Wiener bill aims to improve transgender medical care in California

Legislation to be passed by California lawmakers this year aims to improve transgender medical care across the state. This would require healthcare professionals who interact with transgender, gender non-conforming, and intersex patients to receive cultural competency training, and healthcare providers should create searchable online directories of their gender-affirming services.

Gay state Sen. Scott Wiener (D-San Francisco) introduces Senate Bill 923, the TGI Inclusive Care Act, Friday, Feb. 4. All healthcare providers and staff who interact with transgender, gender non-conforming and intersex people would be required to take cultural competency training under the bill. It also states that trainings must be facilitated by TGI-led organizations and include the perspectives of TGI people.

“It’s simple: transgender, gender non-conforming and intersex people deserve the same quality of health care that everyone else receives,” Wiener said. “No one should go to a doctor’s appointment just to be abused, harassed or even denied treatment.”

According to a report on LGBTQ medical care in California titled “Surveying the Road to Equity: The Annual State of LGBTQ Communities, 2019,” which was released in November 2020, health care facilities that do not affirm LGBTQ patients are a huge problem in the state. . He called for mandatory training for doctors and other providers on LGBTQ issues, as reported by BAR.

The survey also revealed that LGBTQ people did not know how to find an LGBTQ-competent supplier. They also didn’t know if their health insurance covered these services, even though California requires insurers to do so.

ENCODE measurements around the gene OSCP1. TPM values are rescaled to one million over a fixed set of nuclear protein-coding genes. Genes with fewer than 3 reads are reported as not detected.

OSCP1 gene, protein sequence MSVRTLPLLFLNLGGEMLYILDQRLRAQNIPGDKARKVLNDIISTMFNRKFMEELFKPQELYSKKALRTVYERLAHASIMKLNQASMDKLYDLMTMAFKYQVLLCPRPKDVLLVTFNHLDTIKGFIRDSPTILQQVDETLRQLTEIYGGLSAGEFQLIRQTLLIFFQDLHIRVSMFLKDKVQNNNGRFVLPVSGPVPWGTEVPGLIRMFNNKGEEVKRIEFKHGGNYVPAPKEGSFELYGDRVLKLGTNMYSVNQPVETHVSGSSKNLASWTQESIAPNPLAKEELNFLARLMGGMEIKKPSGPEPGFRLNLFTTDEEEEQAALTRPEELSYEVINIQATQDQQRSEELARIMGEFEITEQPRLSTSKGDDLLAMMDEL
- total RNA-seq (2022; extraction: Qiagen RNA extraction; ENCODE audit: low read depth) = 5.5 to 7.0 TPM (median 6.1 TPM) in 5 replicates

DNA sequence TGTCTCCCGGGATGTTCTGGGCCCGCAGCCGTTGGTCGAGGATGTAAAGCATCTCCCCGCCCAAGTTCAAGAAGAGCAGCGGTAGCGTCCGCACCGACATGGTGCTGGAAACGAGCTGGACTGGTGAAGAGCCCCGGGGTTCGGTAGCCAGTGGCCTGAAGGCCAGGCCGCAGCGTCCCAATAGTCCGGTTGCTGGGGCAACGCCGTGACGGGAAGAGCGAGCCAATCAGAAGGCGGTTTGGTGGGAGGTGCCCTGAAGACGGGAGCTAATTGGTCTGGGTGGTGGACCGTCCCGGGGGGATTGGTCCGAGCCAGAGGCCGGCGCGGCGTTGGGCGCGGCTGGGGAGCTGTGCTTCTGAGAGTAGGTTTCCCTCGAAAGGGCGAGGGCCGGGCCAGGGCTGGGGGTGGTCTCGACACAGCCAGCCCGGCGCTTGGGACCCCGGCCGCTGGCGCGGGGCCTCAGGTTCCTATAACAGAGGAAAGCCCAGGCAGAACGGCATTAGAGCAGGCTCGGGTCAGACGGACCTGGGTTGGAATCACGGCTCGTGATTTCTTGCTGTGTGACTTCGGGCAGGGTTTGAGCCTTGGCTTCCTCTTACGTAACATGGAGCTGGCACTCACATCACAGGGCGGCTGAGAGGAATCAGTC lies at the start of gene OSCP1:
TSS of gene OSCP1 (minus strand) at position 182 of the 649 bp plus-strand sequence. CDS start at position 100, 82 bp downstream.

“A number of suppliers just don’t have the training they need, and they won’t get it if we keep making it voluntary,” noted Poshi Walker, who helped oversee the survey, during an online presentation to discuss the results.

Of the 3,453 Californians who participated in the 2015 US Transgender Survey conducted by the National Center for Transgender Equality, 33% said they had had a negative interaction with a health care provider in the past year. Their experiences ranged from being denied treatment, being verbally harassed, or physically or sexually assaulted, to having to educate their provider about transgender people in order to get appropriate care.

Bill mirrors other laws
Fear of being abused as a transgender person led 22% of respondents not to see a doctor when they needed one in the past year. Those issues remain a problem seven years later, said Pau Crego, a non-binary trans person who is acting director of the San Francisco Office of Transgender Initiatives.

“It’s very exciting to see this bill come forward,” Crego said. “That obviously can have a much broader impact at the state level.”

It mirrors other laws passed in the Golden State that require LGBTQ cultural competency training for various professions, from teachers and educators to police and trustees. Legislation enacted in 2014, drafted by former gay Assemblyman Rich Gordon, required the continuing medical education curriculum to include discussion of LGBT-specific issues.